Hannah Dreyfus’ report on my recent lecture at Stern College for Women
(“Birth Control, Jewish Law Collide At Stern,” Feb. 18) misrepresented
the thrust of my arguments, conflating a strictly halachic question about the
permissibility of birth control by married couples into unrelated ideological
debates surrounding feminism and sexual empowerment.
In my talk, I argued that halacha permits couples that feel unprepared to assume the responsibilities of parenthood — for psychological, financial, or other reasons —to temporarily delay the mitzvah of procreation. Contrary to common practice in the Orthodox community, couples do not require a heter, or dispensation, from a rabbi to use birth control.
This position, which I advanced solely through the use of halachic sources over the course of 70 minutes, relates first and foremost to the health and stability of the family unit, and therefore affects both men and women as couples. Contemporary discussions about the broader role of women in society have no bearing on this issue one way or the other.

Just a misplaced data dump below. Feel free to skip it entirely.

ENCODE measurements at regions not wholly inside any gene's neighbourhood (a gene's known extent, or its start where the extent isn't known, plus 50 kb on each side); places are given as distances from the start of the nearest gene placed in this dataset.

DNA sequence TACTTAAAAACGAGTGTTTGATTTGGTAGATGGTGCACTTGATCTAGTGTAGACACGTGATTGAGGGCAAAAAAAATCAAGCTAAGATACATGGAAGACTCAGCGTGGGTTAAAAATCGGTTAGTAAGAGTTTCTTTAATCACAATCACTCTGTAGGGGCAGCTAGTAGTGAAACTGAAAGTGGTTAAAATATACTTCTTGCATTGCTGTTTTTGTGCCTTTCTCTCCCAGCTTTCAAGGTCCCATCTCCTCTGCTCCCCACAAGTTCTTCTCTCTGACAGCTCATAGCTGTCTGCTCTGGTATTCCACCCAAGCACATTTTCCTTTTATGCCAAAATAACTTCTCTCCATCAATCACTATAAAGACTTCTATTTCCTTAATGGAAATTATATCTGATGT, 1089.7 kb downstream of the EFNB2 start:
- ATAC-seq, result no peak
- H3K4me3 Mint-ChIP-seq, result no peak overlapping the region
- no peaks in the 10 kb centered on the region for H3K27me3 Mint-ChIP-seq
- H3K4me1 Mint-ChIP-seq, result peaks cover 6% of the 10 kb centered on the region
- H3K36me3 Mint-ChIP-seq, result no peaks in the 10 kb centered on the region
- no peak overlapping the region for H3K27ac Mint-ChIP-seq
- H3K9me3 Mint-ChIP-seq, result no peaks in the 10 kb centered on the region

And contrary to the article’s headline, birth control and Jewish law did not collide at Stern College that day. On the contrary, my purpose was to demonstrate precisely the opposite.
LP Instructor of Talmud Stern College for Women and GPATS (Graduate Program in Advanced Talmudic Studies)